Support Work From Home Employees… Legally
Even as businesses begin to reopen, it seems that working from home is here to stay. This helps keep people safe, and it benefits both employees and businesses. However, any business allowing or encouraging employees to work from home needs to carefully consider the legal ramifications of doing so. There are a few legal areas where you should pay particular attention.
Create a Policy
To help prevent any legal issues in the future, it is crucial to create an official work from home policy. It can be a standalone document and does not need to be formal, but it should be in writing. The policy should include what jobs are eligible to work from home and the expectations of those who do work from home. These expectations can include hours worked, deadlines, productivity standards, privacy and cybersecurity standards, and anything else relevant.
By creating a written policy, you protect yourself from employees claiming unequal treatment.
Follow Laws Regarding Pay
As work from home becomes more mainstream, don’t forget to consider any legal implications related to what your employees earn. The approach will likely be different for salaried and hourly employees. Salaried employees should legally receive their full salary. For hourly employees, you need to ensure you have a consistent and accurate method of tracking time that is fair to everyone.
Another aspect of pay has to do with local payment laws. If your employees are allowed to permanently work from home and take the opportunity to move to another state, ensure you follow that state’s laws.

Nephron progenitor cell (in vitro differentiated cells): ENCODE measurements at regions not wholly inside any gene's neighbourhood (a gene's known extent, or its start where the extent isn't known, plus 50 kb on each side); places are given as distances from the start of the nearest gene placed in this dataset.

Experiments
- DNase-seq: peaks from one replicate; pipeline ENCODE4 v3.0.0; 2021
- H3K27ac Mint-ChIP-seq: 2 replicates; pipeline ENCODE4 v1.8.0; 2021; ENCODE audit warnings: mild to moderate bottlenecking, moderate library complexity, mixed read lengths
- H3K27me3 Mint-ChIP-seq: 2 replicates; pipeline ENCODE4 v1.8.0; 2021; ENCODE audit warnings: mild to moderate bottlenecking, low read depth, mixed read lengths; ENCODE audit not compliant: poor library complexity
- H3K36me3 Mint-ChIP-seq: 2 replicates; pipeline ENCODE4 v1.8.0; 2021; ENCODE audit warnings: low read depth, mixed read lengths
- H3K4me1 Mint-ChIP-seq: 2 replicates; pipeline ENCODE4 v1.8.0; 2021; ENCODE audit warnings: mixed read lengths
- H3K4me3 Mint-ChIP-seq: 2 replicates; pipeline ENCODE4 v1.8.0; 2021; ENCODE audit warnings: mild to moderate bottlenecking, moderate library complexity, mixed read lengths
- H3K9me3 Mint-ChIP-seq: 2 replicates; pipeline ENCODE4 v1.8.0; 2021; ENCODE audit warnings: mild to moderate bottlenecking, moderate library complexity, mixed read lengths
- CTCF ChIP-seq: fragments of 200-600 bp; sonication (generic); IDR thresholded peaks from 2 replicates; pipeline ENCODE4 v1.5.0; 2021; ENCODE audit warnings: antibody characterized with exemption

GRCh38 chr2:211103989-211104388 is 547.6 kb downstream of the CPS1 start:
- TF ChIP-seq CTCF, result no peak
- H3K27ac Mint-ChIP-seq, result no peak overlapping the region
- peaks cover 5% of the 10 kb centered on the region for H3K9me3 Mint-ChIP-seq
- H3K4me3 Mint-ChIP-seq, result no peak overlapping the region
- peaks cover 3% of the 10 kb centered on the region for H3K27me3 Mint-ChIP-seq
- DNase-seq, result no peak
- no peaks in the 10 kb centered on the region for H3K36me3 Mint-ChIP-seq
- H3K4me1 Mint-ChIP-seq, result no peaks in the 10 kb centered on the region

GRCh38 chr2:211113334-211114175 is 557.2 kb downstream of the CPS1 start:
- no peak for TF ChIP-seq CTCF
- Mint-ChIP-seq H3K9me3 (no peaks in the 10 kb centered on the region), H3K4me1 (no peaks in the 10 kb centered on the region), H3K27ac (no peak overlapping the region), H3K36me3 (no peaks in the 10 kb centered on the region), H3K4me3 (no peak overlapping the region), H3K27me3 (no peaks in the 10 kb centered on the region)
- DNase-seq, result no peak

Working from home opens up more possible applications of ADA accommodations. Start by ensuring that if you provide an employee with accommodations at work, they get the same accommodations at home. For example, are they entitled to extra breaks? If so, the same rules would apply at home.
When considering who is eligible to work from home, disabilities may also play a role. The ADA offers the work-from-home setup as possible accommodation for certain disabilities. A current example could be an immunocompromised employee who cannot safely be vaccinated. They should be allowed to continue to work from home to avoid the risk of contracting COVID-19.
Whenever providing accommodations for disabilities, don’t ask employees for documentation or paperwork you are not entitled to see. You don’t want to be in violation of HIPAA laws. That said, you can ask for some sort of documentation, but just be careful to stay within the law.